The Yankees aren’t very left-handed at the moment. Their best lefty power hitter is Gregorius by default, though a healthy Bird would take over that title. The good news is the Yankees do have plenty of power from the right side, including several righties who are equipped to take advantage of the short right field porch given their tendency to hit the ball in the air the other way. They’ll be able to use the short porch without all the annoying grounders pulled into the shift.

Sherman: The Yankees have “let some clubs know” Starlin Castro is available

(Tom Szczerbowski/Getty)
(Tom Szczerbowski/Getty)

According to Joel Sherman, the Yankees have “let some clubs know” second baseman Starlin Castro is available in trade talks. This was apparently part of their efforts to trade Brett Gardner and Chase Headley earlier this winter. Seems they made any veteran making decent money available.

Castro, who will turn 27 next month, managed a .270/.300/.433 (94 wRC+) batting line with a career high 21 home runs last year, his first as a Yankee and his first as a full-time second baseman. Starlin is owed $30M from 2017-19 with a $16M club option ($1M buyout) for 2020, so he’s making decent money. I have some thoughts on this.

1. Of course the Yankees made Castro available. At this point, there is absolutely no one on the roster the Yankees should make off-limits in trade talks. Gary Sanchez is the closest thing to an untouchable, and even then it makes sense to listen. It never hurts to listen. What if the Angels come calling and say Mike Trout is up for grabs, but only if Sanchez is in the package? Exactly.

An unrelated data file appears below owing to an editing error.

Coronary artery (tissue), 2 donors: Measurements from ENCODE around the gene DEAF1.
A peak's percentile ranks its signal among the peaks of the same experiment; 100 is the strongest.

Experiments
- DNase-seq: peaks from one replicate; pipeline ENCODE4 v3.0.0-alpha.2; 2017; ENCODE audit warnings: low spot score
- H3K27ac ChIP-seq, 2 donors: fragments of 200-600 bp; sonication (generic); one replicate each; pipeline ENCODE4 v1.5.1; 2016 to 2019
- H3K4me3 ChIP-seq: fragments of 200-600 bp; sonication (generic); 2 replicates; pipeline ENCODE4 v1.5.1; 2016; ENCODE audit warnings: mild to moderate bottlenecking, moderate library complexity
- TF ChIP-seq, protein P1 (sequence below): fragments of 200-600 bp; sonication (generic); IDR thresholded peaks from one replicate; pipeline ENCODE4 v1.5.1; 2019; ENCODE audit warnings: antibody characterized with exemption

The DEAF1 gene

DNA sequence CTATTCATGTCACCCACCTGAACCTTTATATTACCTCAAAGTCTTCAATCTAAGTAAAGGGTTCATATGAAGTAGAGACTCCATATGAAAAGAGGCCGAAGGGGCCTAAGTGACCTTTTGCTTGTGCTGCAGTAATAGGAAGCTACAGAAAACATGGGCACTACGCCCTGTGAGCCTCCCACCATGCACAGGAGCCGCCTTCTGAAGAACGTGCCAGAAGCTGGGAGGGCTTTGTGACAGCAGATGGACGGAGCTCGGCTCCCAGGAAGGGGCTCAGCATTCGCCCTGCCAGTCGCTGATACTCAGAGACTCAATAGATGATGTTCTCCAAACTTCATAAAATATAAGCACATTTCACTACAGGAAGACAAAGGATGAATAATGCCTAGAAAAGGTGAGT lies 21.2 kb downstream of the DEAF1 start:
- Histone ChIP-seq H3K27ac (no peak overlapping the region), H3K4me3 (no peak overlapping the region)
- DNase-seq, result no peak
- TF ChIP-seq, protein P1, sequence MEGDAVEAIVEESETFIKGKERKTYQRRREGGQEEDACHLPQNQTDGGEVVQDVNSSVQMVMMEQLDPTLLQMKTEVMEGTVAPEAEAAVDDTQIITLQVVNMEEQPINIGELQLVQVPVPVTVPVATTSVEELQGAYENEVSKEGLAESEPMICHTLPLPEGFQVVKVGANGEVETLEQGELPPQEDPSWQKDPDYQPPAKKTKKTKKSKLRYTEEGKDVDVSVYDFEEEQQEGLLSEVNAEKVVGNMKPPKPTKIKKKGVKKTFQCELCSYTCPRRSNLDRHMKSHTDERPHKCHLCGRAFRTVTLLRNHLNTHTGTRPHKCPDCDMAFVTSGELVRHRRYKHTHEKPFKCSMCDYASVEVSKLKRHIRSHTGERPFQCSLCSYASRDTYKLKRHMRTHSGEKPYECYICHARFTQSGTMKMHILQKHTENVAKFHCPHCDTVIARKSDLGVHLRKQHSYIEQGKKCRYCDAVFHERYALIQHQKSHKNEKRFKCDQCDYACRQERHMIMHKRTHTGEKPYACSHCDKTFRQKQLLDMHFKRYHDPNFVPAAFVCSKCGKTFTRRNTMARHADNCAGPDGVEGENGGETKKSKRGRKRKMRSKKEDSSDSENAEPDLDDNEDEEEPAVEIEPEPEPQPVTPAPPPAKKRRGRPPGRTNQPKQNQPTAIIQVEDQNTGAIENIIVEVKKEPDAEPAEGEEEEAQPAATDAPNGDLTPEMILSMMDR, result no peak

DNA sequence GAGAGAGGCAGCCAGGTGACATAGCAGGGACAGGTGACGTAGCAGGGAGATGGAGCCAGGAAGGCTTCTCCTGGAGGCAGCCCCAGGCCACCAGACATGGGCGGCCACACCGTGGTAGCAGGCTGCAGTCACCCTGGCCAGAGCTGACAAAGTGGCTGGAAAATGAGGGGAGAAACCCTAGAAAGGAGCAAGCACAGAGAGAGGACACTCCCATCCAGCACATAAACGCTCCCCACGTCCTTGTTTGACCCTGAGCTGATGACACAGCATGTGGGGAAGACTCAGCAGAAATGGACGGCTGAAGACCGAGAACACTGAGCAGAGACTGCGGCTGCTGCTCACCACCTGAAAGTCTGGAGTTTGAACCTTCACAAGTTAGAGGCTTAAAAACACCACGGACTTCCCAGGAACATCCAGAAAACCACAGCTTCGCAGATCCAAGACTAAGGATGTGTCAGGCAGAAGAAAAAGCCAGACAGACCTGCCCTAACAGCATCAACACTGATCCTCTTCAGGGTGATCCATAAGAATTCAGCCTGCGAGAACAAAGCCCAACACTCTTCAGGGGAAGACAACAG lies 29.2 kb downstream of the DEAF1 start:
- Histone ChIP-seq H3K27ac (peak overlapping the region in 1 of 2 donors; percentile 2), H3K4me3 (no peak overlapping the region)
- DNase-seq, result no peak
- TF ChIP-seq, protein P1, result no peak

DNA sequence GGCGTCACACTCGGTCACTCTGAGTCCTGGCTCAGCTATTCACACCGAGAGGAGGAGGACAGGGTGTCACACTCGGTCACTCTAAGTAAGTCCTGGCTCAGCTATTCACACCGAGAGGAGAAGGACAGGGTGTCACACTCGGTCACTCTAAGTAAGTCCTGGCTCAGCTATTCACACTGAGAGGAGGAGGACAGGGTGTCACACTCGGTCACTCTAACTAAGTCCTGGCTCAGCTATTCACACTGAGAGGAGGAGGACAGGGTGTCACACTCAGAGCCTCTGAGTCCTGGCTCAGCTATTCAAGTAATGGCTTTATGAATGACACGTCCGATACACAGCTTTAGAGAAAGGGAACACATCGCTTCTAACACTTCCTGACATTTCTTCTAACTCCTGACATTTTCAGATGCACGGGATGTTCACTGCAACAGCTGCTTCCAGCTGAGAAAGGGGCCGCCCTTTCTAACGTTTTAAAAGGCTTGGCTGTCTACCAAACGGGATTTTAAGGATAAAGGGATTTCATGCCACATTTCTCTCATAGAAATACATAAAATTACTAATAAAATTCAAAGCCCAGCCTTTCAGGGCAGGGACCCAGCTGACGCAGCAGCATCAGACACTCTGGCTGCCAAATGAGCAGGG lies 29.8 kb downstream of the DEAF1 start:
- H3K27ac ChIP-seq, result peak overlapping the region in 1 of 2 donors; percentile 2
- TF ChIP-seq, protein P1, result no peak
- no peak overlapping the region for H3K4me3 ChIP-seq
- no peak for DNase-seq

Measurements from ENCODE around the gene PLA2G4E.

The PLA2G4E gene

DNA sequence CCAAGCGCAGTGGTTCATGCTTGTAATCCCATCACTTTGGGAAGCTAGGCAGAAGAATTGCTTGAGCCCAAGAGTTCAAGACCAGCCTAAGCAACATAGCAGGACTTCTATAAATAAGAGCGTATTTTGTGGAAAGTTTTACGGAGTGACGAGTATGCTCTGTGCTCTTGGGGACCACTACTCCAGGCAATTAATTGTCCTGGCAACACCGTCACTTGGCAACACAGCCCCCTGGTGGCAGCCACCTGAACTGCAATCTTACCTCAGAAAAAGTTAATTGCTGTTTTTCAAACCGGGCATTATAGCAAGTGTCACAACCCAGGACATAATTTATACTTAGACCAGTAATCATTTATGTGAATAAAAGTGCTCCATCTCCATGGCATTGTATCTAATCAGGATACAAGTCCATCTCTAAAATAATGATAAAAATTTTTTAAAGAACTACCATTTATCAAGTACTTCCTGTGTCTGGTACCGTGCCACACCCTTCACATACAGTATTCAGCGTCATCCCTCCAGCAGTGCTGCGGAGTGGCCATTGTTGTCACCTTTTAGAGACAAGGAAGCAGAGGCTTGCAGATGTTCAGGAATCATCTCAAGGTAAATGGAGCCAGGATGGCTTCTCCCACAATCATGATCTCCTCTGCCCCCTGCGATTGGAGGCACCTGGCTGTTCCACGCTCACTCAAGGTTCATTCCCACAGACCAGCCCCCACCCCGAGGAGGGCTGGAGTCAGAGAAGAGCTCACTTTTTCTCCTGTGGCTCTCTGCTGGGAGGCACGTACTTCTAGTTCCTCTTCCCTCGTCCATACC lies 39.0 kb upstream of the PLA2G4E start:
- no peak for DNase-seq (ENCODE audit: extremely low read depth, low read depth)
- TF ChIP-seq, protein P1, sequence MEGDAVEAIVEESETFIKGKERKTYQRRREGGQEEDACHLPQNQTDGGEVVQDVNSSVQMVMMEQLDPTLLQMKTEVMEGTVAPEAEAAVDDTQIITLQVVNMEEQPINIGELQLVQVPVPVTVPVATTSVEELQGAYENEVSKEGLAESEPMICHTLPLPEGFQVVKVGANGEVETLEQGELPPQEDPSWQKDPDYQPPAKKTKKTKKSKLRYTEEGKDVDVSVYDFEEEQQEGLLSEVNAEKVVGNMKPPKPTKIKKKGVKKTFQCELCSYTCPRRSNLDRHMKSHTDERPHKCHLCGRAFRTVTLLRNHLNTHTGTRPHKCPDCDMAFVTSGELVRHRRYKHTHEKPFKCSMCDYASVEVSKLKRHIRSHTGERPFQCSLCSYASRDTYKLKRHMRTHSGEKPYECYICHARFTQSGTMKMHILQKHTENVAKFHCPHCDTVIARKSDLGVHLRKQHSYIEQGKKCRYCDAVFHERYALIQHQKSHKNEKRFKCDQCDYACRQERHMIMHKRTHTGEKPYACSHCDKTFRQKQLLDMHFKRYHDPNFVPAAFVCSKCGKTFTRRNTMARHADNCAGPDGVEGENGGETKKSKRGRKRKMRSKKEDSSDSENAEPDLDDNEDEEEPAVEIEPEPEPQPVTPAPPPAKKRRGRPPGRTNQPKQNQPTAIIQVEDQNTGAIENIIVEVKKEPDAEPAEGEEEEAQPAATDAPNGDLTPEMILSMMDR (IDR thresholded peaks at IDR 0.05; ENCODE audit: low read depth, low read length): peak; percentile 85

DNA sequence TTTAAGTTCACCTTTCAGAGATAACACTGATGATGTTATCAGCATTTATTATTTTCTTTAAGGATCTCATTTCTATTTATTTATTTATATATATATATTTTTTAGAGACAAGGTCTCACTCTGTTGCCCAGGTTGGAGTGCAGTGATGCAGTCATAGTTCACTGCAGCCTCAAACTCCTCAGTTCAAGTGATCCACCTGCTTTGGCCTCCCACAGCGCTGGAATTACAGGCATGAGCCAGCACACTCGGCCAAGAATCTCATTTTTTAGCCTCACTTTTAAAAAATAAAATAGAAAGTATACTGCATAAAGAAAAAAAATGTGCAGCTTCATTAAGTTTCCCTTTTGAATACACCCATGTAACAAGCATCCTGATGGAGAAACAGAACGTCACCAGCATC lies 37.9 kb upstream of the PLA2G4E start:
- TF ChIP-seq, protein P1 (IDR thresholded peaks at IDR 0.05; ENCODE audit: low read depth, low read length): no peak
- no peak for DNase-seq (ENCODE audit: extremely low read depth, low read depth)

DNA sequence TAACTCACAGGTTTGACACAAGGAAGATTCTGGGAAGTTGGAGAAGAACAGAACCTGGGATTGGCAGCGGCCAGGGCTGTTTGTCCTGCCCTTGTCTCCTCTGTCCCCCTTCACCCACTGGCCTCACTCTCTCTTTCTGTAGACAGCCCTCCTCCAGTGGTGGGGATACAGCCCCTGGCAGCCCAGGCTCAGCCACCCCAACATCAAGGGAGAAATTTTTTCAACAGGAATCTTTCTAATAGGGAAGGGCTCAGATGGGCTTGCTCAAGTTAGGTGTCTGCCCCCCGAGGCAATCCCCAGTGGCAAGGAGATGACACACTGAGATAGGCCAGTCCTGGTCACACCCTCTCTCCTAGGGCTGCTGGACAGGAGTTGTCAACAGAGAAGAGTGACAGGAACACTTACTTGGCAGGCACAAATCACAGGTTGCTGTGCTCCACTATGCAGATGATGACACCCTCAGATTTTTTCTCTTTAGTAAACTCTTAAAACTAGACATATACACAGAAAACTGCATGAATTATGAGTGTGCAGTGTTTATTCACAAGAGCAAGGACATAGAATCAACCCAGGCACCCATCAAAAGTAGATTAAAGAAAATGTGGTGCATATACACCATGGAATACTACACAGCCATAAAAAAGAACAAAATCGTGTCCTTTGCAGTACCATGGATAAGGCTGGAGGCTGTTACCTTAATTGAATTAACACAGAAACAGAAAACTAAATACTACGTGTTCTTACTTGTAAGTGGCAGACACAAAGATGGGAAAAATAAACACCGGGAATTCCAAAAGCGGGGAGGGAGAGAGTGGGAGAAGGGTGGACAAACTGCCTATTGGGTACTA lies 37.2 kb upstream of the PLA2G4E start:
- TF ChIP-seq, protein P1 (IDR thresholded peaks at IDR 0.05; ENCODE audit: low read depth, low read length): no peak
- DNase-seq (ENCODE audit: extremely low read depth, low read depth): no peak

Anyway, the best way to describe Castro is … adequate. He offers promise because he’s still young and his raw talent is obvious, though his lack of plate discipline holds him back, and we haven’t seen any improvement in that department. His 3.9% walk rate last year was the second lowest of his career. His career low is 3.6% in 2015, so he’s more of a free-swinger than ever before right now.

We’re getting to the point where Starlin is what he is. This is a guy with nearly 4,400 big league plate appearances to his credit already. If he was going to improve his plate discipline, we’d probably be seeing it by now, right? At the same time, you’d hate to give up on Castro and have him blossom elsewhere. That’s not enough of a reason not to trade him though. By all means, make him available.

2. Which teams need a second baseman? Sherman’s report says the Yankees made “some clubs” aware Castro was available, which seems to indicate they phoned around and let teams with a middle infield opening know they were willing to part with Starlin. This wasn’t a mass “hey Castro is available make me an offer” text situation. It was a “hey, I noticed you need a second baseman, we’re willing to talk Castro” thing. Maybe I’m reading too much into it.